Calling all grammarians and anyone frustrated by the corporate double-speak in the e-mails that fill your inbox and letters clogging your mailbox! A book recommendation:
Death Sentences: How Clichés, Weasel Words, and Management-Speak Are Strangling Public Language by Don Watson (Australia: Knopf, 2003; USA: Penguin, 2005)
The back flap of Watson’s book describes the author as “one of Australia’s best-known writers and public intellectuals.” Specifically, Watson is a prolific writer of books, essays and entertainment reviews, and has worked as a political satirist and speechwriter, most notably for Paul Keating, the former Labor prime minister of Australia.
In Death Sentences, Watson criticizes with skill and wit (and an insider’s knowledge) the hollow, evacuated, “dead” language we encounter in the “value-added” corporate mission statements we read in letters received from banks and utility companies, that is propagated by the “dynamic change-driven organizations” in mass media and has begun to infiltrate the “horizontal flows” of our daily conversations.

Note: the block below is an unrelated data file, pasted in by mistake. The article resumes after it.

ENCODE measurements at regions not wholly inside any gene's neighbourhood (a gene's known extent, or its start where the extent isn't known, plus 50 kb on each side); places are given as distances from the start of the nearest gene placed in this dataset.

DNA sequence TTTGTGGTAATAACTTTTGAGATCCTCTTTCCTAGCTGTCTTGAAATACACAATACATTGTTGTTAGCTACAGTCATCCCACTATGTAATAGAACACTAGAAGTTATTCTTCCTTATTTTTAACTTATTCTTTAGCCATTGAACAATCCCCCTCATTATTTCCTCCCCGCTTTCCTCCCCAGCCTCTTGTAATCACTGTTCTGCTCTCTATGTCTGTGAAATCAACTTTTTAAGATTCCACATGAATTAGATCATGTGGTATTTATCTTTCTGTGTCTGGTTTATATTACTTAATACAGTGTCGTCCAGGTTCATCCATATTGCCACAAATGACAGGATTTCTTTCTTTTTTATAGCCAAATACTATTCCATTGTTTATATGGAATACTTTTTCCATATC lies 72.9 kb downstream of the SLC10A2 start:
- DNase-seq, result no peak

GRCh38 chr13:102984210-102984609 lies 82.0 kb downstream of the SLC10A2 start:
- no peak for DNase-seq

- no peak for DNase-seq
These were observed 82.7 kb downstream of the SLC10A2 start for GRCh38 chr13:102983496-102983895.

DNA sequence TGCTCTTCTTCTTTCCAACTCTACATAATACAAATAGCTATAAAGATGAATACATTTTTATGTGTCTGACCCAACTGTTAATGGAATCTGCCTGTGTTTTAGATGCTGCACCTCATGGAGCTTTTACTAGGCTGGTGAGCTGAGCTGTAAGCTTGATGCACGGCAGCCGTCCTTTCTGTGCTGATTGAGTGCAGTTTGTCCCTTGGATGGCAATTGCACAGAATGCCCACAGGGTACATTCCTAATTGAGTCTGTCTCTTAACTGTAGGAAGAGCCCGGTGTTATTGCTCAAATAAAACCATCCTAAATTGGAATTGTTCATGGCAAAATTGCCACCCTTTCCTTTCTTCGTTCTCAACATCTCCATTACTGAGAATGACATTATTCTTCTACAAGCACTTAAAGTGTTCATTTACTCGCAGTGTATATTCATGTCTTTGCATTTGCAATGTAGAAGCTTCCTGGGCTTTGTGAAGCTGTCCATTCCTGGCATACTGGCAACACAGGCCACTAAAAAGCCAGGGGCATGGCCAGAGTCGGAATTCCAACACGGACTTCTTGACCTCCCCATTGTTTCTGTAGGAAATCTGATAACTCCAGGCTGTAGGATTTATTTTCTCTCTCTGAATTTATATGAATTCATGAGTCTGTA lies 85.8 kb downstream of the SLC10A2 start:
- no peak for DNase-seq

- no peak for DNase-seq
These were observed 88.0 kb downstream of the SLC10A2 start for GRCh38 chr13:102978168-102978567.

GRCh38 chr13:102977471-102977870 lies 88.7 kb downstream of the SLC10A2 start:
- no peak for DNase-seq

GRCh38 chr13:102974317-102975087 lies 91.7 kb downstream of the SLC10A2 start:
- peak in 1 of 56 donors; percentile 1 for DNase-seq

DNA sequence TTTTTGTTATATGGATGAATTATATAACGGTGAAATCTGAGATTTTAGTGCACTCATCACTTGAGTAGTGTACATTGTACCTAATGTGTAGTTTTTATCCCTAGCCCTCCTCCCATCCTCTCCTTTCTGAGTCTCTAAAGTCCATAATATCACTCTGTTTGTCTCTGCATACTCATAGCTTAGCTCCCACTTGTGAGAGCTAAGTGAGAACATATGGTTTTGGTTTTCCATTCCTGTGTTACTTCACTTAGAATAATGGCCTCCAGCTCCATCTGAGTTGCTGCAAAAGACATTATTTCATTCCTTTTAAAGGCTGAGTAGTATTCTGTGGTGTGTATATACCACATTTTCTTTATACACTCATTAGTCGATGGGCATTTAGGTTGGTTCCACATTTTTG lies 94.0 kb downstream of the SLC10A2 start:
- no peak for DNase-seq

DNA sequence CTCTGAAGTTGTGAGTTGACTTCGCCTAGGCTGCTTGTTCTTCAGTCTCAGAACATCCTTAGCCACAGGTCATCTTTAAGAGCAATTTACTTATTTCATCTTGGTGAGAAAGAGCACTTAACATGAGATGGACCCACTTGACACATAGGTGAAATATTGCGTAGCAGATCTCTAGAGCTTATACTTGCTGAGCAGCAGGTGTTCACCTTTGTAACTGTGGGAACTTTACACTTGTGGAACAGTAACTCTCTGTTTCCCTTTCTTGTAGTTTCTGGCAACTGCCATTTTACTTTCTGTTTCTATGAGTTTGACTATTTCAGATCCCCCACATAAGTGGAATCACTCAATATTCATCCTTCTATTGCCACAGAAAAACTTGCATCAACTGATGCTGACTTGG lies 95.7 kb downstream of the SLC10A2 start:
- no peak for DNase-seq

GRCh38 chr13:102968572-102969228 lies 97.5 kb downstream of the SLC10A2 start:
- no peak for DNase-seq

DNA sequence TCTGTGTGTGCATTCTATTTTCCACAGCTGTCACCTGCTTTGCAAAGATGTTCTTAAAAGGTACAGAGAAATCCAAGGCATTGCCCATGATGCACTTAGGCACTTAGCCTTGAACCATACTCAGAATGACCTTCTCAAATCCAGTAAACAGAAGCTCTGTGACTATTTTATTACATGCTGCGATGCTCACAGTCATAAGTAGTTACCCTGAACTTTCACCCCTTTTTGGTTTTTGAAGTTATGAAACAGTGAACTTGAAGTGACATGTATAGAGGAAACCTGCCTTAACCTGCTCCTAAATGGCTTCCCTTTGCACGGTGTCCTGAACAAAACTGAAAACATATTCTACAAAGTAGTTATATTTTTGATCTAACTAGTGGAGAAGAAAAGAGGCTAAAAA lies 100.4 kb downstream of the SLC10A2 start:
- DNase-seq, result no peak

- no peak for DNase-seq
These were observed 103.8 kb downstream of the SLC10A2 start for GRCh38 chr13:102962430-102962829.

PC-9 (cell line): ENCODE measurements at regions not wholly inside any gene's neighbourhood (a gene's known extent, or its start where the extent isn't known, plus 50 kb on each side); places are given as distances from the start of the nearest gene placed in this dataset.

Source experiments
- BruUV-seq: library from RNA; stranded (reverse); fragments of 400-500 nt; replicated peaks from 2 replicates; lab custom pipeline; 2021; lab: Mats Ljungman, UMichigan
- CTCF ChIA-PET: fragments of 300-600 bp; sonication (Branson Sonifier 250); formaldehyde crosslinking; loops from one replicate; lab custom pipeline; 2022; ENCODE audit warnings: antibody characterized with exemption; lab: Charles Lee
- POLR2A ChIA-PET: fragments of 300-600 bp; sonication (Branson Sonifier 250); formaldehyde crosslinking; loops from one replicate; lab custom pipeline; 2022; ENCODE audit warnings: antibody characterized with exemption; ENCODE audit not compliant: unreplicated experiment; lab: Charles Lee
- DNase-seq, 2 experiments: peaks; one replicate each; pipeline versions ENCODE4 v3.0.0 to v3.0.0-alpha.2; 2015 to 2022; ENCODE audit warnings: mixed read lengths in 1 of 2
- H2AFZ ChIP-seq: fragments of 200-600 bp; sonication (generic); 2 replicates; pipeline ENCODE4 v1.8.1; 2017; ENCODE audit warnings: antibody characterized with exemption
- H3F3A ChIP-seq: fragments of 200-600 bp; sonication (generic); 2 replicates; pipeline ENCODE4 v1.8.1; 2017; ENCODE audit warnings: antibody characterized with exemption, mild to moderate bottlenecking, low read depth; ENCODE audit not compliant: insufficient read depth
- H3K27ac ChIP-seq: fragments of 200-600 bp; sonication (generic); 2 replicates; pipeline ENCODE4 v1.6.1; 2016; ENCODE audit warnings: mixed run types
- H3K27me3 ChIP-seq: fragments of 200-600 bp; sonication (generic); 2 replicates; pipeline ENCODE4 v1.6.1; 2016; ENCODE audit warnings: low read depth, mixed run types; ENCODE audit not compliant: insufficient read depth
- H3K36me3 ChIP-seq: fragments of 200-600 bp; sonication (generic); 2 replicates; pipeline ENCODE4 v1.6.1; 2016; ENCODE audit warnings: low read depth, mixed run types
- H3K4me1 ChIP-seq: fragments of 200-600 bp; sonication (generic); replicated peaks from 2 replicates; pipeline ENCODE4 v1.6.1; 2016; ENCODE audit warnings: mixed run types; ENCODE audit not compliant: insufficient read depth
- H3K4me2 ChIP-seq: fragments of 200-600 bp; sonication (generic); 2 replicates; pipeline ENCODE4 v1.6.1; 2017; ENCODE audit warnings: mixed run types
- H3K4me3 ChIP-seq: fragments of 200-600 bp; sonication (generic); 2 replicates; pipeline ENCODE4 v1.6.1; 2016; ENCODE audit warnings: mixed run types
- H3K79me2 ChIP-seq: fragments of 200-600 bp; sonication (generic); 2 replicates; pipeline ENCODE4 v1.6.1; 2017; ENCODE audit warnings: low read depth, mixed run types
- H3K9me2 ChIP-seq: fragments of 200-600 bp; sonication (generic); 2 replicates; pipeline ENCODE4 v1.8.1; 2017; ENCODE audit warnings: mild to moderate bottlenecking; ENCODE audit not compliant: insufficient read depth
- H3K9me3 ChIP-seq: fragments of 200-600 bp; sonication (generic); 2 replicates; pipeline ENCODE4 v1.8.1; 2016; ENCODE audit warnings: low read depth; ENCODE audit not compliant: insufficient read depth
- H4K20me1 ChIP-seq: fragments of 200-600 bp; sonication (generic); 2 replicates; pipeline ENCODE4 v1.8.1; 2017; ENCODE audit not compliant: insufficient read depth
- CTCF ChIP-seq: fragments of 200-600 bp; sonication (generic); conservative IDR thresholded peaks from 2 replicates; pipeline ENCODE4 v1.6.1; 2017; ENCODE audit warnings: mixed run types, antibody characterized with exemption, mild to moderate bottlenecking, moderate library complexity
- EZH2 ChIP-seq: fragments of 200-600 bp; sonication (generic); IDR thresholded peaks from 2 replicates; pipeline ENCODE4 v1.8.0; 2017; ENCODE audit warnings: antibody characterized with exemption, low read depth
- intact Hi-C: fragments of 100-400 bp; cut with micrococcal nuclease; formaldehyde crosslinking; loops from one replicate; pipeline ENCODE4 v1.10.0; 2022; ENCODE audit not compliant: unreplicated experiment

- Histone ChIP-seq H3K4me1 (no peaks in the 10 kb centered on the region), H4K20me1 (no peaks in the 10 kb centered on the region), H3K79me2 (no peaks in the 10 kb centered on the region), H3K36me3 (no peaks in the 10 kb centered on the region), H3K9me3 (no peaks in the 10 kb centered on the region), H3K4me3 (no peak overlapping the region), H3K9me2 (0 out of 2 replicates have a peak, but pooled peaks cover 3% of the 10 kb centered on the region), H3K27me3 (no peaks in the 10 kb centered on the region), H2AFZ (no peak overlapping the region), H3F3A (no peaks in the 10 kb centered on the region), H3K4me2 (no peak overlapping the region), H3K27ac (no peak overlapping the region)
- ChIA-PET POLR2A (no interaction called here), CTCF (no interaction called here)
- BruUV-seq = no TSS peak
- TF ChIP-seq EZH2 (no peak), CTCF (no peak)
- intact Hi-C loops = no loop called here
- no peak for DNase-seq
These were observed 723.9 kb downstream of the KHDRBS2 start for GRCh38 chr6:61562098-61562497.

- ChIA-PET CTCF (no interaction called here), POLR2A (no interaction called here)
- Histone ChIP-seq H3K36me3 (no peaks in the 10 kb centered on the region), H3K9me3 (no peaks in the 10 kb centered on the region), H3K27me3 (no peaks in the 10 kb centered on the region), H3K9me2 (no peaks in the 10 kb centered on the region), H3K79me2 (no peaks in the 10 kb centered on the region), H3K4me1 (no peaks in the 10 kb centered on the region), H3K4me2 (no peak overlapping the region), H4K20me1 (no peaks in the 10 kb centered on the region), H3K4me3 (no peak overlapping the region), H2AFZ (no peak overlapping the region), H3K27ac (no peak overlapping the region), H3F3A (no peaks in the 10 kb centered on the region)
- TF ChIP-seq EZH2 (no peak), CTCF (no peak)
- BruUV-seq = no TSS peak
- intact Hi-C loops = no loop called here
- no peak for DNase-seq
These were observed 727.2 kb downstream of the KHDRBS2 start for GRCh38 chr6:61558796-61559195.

One pearl of wisdom from Watson, applicable to the IT center, corporate office and classroom:
It is said that a happy worker is a good worker, and what workers would not be happier if the sentences they wrote and read were less like clogged drains? What if they were more like babbling brooks? If they were clear and yet contained an image or two and a bit of fun or verve or had a sinew of imagination…. (p. 80)
I recommend adding Watson’s book to your reading list; Death Sentences is a corollary of George Orwell’s 1946 essay “Politics and the English Language.”